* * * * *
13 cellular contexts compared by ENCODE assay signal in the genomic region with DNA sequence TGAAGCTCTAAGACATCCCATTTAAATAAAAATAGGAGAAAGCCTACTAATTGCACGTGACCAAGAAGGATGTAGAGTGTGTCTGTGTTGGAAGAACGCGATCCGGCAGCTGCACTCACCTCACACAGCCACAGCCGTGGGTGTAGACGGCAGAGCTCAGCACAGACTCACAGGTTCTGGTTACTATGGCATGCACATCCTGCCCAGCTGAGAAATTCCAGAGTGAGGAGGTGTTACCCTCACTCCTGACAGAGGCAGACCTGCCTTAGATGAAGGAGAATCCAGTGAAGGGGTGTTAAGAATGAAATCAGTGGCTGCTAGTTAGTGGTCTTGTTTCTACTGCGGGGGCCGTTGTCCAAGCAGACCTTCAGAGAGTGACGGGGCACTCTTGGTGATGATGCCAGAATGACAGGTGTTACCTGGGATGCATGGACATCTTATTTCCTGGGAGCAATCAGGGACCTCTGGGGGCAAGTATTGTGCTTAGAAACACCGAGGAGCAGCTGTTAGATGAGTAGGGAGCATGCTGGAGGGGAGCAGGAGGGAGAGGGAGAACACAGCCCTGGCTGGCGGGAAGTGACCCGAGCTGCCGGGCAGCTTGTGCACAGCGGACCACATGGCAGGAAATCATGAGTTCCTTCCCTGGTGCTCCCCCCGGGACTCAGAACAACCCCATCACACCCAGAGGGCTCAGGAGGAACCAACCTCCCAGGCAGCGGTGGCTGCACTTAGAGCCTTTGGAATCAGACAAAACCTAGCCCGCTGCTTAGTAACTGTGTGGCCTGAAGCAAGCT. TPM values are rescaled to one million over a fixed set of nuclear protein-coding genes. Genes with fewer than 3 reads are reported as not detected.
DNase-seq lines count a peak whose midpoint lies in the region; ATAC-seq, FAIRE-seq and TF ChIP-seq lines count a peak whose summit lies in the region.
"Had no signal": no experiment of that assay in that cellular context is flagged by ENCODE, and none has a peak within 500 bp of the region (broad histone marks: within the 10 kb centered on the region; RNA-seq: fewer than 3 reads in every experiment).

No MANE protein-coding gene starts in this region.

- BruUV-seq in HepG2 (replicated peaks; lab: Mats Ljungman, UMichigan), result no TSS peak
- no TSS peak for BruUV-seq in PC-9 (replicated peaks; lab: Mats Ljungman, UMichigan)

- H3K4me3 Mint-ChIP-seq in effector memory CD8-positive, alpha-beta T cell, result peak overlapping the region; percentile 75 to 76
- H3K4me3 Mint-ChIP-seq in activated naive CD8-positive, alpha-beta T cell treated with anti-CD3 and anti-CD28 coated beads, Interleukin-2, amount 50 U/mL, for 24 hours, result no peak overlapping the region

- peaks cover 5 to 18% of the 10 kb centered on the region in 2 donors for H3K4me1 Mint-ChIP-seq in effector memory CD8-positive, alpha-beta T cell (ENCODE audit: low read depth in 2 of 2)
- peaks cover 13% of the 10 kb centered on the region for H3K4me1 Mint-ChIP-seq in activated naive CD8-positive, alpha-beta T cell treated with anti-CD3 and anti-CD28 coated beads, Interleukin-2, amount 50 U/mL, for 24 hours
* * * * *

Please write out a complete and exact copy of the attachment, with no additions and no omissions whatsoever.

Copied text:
13 cellular contexts compared by ENCODE assay signal in the genomic region with DNA sequence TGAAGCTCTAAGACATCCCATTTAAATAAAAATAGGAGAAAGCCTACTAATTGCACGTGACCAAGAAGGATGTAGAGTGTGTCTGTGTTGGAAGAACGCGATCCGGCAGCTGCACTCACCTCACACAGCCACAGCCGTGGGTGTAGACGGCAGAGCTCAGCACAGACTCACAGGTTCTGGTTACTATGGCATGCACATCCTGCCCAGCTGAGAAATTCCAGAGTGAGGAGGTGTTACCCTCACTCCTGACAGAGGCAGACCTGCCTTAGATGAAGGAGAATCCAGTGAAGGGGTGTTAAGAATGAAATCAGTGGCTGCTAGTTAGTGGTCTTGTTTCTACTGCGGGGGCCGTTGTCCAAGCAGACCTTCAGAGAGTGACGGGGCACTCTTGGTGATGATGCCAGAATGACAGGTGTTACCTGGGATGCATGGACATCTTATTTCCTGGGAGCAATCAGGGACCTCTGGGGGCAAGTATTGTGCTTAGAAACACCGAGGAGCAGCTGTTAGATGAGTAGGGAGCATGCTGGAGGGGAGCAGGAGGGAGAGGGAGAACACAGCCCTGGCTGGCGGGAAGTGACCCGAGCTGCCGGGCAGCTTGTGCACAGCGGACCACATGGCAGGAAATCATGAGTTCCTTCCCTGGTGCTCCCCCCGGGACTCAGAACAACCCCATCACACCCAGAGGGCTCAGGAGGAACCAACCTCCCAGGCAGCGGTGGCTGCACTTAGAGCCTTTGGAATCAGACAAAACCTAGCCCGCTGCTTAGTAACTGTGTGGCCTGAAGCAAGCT. TPM values are rescaled to one million over a fixed set of nuclear protein-coding genes. Genes with fewer than 3 reads are reported as not detected.
DNase-seq lines count a peak whose midpoint lies in the region; ATAC-seq, FAIRE-seq and TF ChIP-seq lines count a peak whose summit lies in the region.
"Had no signal": no experiment of that assay in that cellular context is flagged by ENCODE, and none has a peak within 500 bp of the region (broad histone marks: within the 10 kb centered on the region; RNA-seq: fewer than 3 reads in every experiment).

No MANE protein-coding gene starts in this region.

- BruUV-seq in HepG2 (replicated peaks; lab: Mats Ljungman, UMichigan), result no TSS peak
- no TSS peak for BruUV-seq in PC-9 (replicated peaks; lab: Mats Ljungman, UMichigan)

- H3K4me3 Mint-ChIP-seq in effector memory CD8-positive, alpha-beta T cell, result peak overlapping the region; percentile 75 to 76
- H3K4me3 Mint-ChIP-seq in activated naive CD8-positive, alpha-beta T cell treated with anti-CD3 and anti-CD28 coated beads, Interleukin-2, amount 50 U/mL, for 24 hours, result no peak overlapping the region

- peaks cover 5 to 18% of the 10 kb centered on the region in 2 donors for H3K4me1 Mint-ChIP-seq in effector memory CD8-positive, alpha-beta T cell (ENCODE audit: low read depth in 2 of 2)
- peaks cover 13% of the 10 kb centered on the region for H3K4me1 Mint-ChIP-seq in activated naive CD8-positive, alpha-beta T cell treated with anti-CD3 and anti-CD28 coated beads, Interleukin-2, amount 50 U/mL, for 24 hours